Photooxidation of aromatic molecules is one of the most important processes by which compounds are degraded and undergo permanent chemical transformations. In general, photooxidation reactions of aromatic compounds are enhanced by more extended conjugation, higher electron density, and lower oxidation potentials. Porphyrin reactivity with molecular oxygen in the presence of light is influenced by the inductive effects of the functional group attached either at the periphery of the porphyrin ring or in extraplanar ligands. In the case of TFPP systems we observed that the electron withdrawing effect of the pentafluorophenyl substituents raises the oxidation potential and reduces the electron density. These factors make the TFPP molecule less reactive toward photooxidation process and increase its photostability. The measured oxidation potentials of a series of free base porphyrins are shown in Table 2.
TABLE 2______________________________________Porphyrin oxidation potential. E.sup.ox [Volts]Compound 1/2 Reference______________________________________H.sub.2 OEP 0.81 J. Amer. Chem. Soc. 95:140, 1973.H.sub.2 ETIO 0.77 J. Phys. Chem. 229:259, 1964.H.sub.2 TPP 0.97 J. Phys. Chem. 229:259, 1964.H.sub.2 TFPP 1.6 Our unpublished data.______________________________________
Recently we have optically studied the pi-cation formed when thin film samples of various porphyrins, including Zn(TFPP), are exposed to various partial pressures of molecular oxygen and light. This work clearly showed that the concentration of cation formed depends upon the porphyrin ring oxidation potential. The Zn(TFPP) showed no evidence of cation formation when exposed to 760 torr oxygen and white light for 24 hours.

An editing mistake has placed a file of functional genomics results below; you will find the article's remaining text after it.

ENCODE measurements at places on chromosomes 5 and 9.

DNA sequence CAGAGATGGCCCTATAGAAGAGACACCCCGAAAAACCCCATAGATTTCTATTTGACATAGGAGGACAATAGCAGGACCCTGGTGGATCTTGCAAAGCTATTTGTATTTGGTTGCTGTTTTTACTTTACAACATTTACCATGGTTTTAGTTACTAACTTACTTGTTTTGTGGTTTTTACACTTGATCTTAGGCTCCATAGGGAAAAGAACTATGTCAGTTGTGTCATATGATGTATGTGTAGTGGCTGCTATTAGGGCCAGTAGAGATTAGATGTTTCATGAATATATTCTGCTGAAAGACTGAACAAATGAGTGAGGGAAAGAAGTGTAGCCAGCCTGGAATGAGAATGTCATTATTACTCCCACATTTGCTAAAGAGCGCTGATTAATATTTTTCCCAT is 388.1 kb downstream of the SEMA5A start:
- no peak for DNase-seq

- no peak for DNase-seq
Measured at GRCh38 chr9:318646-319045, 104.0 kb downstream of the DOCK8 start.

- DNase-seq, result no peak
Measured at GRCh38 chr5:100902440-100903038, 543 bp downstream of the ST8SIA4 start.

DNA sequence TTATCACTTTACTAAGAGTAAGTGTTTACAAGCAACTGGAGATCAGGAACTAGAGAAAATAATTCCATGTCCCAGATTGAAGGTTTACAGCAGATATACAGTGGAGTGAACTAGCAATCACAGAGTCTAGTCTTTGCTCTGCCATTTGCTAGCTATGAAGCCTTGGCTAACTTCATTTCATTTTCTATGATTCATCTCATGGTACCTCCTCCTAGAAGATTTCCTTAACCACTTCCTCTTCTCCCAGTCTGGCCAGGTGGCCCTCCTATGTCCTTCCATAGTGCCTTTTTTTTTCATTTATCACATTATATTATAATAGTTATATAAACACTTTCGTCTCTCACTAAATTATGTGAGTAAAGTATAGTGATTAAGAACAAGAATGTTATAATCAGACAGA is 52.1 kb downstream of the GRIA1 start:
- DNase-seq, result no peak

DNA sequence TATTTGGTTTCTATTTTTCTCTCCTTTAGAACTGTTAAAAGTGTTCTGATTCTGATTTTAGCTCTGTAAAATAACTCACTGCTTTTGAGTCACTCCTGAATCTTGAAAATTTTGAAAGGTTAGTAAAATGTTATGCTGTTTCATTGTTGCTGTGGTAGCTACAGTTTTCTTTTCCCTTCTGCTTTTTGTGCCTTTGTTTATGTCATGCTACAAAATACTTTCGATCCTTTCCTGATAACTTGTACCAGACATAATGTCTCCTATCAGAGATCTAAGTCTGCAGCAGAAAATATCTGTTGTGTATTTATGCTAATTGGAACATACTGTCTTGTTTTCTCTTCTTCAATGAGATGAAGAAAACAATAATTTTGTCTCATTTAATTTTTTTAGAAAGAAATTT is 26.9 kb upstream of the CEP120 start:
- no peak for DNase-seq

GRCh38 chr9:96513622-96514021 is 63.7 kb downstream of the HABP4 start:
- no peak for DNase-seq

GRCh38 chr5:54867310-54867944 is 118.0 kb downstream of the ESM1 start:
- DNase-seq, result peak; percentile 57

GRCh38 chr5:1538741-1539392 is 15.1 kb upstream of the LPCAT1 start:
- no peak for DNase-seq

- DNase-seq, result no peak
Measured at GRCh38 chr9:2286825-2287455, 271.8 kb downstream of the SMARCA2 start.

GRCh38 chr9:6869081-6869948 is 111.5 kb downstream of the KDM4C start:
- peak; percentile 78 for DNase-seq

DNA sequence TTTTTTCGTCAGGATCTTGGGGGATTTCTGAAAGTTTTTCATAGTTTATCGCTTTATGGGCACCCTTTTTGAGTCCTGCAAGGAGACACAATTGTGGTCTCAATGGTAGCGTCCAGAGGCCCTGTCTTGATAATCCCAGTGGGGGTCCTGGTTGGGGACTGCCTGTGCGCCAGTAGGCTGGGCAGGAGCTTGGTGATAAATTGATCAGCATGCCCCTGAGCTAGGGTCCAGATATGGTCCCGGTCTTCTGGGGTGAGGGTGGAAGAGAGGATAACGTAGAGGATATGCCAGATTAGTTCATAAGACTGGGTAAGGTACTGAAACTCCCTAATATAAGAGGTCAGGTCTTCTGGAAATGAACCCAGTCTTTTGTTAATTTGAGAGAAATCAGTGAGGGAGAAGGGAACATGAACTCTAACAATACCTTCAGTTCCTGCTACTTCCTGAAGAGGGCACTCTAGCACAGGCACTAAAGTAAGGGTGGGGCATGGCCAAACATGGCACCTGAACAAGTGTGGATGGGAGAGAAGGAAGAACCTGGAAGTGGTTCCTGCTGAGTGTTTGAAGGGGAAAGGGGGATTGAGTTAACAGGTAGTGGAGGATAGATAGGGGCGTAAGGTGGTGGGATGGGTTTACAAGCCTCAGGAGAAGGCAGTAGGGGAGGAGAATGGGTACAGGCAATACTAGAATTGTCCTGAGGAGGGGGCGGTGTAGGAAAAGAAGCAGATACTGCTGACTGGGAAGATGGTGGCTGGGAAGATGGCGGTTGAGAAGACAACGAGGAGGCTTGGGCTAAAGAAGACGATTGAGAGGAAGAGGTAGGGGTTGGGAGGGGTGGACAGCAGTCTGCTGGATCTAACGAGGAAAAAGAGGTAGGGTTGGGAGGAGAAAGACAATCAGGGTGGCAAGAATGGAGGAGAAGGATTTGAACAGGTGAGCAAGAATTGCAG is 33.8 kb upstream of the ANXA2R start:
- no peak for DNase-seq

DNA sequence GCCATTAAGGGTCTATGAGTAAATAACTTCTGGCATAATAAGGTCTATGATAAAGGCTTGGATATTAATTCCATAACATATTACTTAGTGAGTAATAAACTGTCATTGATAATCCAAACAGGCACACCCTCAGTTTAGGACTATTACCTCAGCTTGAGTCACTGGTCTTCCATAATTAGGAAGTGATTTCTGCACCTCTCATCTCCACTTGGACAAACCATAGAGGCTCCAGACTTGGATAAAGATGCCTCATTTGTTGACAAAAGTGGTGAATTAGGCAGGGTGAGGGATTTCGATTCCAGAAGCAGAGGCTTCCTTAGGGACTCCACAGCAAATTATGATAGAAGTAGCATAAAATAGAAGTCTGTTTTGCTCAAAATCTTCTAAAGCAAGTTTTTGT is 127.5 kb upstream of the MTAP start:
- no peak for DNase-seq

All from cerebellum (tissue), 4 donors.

Pursuant to this aspect of the invention, other aromatic molecules can be made more photostable by substituting fluorine atoms on the periphery of the synthetic ring. Such complete or partial fluorine substitutions make the luminescent molecule less susceptible to photodeterioration. Photodeterioration is indicated by a diminution following exposure to illumination of the molecule's absorption spectrum and/or its emission peak ratios and lifetime ratios. The first step in photodeterioration probably involves electron loss from the luminescent molecule to ambient oxygen molecules, and we believe that the fluorinated sidegroups inhibit such transfers. We have also observed that such fluorination serves to protect the integrity of the phosphorescent molecule's emission lifetime profile more than its emission intensity. Thus, these fluorinated porphyrins are particularly well-suited for monitoring oxygen concentration using the disclosed emission lifetime method.